# Make an InterpolatingFunction periodic

Interpolation can make an InterpolatingFunction periodic with the option PeriodicInterpolation. Can we make an InterpolatingFunction that already exists periodic, perhaps the output of NDSolve?

For example, this predator-prey model has the following limit cycle:

per = 11.961276218870646;
sol = NDSolve[{
n'[t] == (1 - n[t]/3.5) n[t] - (n[t] p[t])/(1 + n[t]),
p'[t] == (-1 + (2 n[t])/(1 + n[t])) p[t],
n[0] == 2.356251381534703, p[0] == 1.1409965294442128},
{n, p}, {t, 0, per}][[1]];
Plot[Evaluate[{n[t], p[t]} /. sol], {t, 0, per}]


I'll add another method and the method from my comment in an answer.

My usual way has been a workaround instead of constructing a new interpolating function; this is similar to @m_goldberg's solution:

pN1 = With[{ifn = n /. sol},
With[{dom = Flatten@ifn["Domain"]},
Evaluate@ifn[Mod[#, -Subtract @@ dom, First@dom]] &
]]


From Using EventLocator to detect periodic solutions in NDSolve, adding the second derivative to help smooth out the interpolation a little:

periodify[list_List] := Append[list, First@list];
pN2 = Interpolation[
Transpose@{#["Grid"],
periodify@Most@#["ValuesOnGrid"],
periodify@Most@Derivative[1][#]["ValuesOnGrid"],
periodify@Most@Derivative[2][#]["ValuesOnGrid"]},
PeriodicInterpolation -> True] &[n /. sol]


The singularity in the second derivative is found in @ChrisK's solution, too. In fact, there seems to be no difference in computed values between Chris's solution and pN2[x].

Yes, if we're willing to risk modifying the internals of the InterpolatingFunction. Using info from this answer from MichaelE2 and some guesswork, it looks like we need to change three things in the InterpolatingFunction:

1. set the periodic flag in part {2, 7} to {1}
2. decrease the ngrid in part {2, 4} by 1
3. remove the last data point in part {4}

There are lots of possible versions and methods in the InterpolatingFunction. The following works for two one-dimensional cases, on version-5 (part {2, 1}) InterpolatingFunctions:

MakeInterpolatingFunctionPeriodic[if_InterpolatingFunction]:=Module[{
dorder=if[[2,3]],
ngrid=if[[2,4]]},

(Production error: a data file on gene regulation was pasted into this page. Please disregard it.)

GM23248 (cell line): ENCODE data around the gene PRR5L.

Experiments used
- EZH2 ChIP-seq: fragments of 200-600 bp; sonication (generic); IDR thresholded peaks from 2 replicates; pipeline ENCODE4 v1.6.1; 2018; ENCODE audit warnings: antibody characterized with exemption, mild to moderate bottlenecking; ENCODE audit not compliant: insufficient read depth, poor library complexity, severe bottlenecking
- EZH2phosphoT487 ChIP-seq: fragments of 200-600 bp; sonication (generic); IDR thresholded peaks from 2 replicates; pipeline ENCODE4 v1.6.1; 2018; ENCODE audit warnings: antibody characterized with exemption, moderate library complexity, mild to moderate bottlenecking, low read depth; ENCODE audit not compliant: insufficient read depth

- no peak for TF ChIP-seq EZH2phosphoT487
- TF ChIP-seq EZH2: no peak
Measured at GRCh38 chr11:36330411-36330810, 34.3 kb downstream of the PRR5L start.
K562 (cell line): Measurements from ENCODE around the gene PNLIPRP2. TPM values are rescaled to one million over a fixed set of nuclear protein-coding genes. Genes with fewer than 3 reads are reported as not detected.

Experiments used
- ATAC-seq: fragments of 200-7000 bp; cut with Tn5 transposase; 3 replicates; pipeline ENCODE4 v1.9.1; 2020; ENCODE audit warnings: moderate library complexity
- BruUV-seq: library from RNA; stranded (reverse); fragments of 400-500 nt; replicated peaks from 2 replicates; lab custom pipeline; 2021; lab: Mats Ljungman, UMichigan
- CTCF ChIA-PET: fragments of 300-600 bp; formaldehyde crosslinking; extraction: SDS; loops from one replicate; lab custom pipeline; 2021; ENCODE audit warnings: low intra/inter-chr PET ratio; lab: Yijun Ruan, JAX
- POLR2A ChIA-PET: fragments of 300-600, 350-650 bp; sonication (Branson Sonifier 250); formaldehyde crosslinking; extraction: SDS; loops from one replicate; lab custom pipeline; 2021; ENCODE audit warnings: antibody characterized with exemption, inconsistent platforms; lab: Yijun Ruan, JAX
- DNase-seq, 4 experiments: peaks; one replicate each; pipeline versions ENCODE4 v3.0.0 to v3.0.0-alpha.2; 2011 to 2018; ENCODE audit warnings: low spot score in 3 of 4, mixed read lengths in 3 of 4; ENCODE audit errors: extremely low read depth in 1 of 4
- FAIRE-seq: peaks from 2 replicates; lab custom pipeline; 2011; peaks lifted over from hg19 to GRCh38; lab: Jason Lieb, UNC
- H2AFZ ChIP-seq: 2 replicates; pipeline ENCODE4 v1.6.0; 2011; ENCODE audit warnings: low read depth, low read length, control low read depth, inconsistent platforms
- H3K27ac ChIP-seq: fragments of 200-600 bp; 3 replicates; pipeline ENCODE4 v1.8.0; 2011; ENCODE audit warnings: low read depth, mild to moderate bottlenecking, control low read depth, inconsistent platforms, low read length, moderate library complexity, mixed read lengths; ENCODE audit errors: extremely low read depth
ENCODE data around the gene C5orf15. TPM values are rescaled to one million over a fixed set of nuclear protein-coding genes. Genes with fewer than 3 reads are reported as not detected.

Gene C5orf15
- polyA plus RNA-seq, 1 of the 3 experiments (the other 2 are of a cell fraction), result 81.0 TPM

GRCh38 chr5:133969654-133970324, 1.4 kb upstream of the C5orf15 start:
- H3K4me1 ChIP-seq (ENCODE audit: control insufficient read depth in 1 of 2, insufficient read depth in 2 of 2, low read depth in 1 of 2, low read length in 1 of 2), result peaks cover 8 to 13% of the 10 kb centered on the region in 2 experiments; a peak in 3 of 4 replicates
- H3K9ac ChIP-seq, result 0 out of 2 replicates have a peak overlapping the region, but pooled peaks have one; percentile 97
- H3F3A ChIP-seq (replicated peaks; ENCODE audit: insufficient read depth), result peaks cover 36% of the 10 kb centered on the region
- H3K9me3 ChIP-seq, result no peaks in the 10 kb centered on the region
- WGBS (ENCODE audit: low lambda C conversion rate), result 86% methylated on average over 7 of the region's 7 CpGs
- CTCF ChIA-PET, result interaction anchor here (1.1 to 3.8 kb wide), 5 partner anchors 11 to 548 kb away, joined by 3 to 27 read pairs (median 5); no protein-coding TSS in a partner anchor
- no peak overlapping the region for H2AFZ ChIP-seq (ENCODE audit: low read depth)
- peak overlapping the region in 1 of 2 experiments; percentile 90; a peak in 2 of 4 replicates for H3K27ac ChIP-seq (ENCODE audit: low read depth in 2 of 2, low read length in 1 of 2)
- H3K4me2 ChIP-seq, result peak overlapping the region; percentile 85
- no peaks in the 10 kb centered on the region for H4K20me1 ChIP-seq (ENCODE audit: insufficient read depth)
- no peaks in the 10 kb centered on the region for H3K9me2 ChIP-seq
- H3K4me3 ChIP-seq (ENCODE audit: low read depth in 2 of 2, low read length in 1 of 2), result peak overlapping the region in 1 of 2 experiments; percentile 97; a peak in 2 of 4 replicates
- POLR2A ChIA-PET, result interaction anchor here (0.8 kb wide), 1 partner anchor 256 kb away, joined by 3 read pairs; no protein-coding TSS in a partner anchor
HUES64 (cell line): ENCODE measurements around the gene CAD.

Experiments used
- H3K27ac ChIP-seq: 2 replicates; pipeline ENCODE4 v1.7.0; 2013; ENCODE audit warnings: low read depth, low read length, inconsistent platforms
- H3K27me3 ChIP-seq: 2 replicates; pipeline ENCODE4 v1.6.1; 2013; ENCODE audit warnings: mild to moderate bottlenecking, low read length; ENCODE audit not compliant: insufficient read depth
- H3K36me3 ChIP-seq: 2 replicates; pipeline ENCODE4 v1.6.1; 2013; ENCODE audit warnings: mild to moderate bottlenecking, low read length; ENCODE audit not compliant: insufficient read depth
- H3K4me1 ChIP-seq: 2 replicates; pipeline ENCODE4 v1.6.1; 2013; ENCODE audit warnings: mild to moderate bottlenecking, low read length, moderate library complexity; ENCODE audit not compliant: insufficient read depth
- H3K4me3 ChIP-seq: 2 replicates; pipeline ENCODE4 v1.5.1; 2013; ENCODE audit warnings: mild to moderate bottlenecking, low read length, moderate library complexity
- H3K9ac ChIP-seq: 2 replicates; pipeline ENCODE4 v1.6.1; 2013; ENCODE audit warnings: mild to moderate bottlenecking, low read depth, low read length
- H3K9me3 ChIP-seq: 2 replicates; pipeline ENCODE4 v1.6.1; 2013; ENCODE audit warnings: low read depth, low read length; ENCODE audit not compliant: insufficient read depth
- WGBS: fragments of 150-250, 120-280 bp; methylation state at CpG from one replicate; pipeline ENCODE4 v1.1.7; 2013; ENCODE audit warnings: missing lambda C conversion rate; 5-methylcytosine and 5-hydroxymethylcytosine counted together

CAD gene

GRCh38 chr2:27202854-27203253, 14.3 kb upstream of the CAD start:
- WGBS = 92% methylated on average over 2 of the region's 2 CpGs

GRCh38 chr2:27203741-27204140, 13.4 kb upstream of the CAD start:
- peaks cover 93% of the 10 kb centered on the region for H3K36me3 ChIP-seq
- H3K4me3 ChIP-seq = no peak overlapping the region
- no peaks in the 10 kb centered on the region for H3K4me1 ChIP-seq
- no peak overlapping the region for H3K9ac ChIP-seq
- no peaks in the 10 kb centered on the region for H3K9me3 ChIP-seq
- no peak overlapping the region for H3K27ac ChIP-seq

Which[
if[[4,1]]===DeveloperPackedArrayForm,
ReplacePart[if,{
{2,7}->{1}, (* set periodic flag *)
{2,4}->ngrid-1 ,(* decrease ngrid by 1 *)
{4,2}->Drop[if[[4,2]],-1], (* remove last abscissa *)
{4,3}->Drop[if[[4,3]],-dorder-1] (* remove last dorder+1 values *)
}]
,
ListQ[if[[4,1]]],
ReplacePart[if,{
{2,7}->{1}, (* set periodic flag *)
{2,4}->ngrid-1, (* decrease ngrid by 1 *)
{4}->Drop[if[[4]],-1] (* remove last point *)
}]
]
];


Testing it out on the NDSolve output from the question:

n /. sol
MakeInterpolatingFunctionPeriodic[n /. sol]


Plot[n[t] /. sol, {t, 0, 24}]
Plot[MakeInterpolatingFunctionPeriodic[n /. sol][t], {t, 0, 24}]


Use at your own peril, since the internals of InterpolatingFunction might change and I've only covered two cases.

It can be done without modifying InterpolatingFunction. Like so:

{perNF, perPF} =
Module[{per, lo, hi, n0, p0, nF, pF, k},
per = Rationalize[11.961276218870646, 0];
lo = 0;
hi = lo + per;
n0 = Rationalize[2.356251381534703, 0];
p0 = Rationalize[1.1409965294442128, 0];
{nF, pF} =
NDSolveValue[
{n'[t] == (1 - n[t]/(7/2)) n[t] - (n[t] p[t])/(1 + n[t]),
p'[t] == (-1 + (2 n[t])/(1 + n[t])) p[t],
n[0] == n0, p[0] == p0},
{n, p}, {t, lo, hi}];
Function[f,
With[{u = Rationalize[#, 0]},
Which[
u < lo,
k = Solve[lo ≤ u + n per ≤ hi, n, Integers][[1, 1, 2]];
f[u + k per],
u > hi,
k = Solve[lo ≤ u - n per ≤ hi, n, Integers][[1, 1, 2]];
f[u - k per],
True, f[u]]] &] /@ {nF, pF}];


Then

With[{per = 11.961276218870646}, Plot[{{perNF[t], perPF[t]}}, {t, 0, per}]]


recovers the plot posted in the question, and

With[{per = 11.961276218870646}, Plot[{{perNF[t], perPF[t]}}, {t, -per, 3 per}]]
`

plots the two solutions of the system of ODEs over four periods.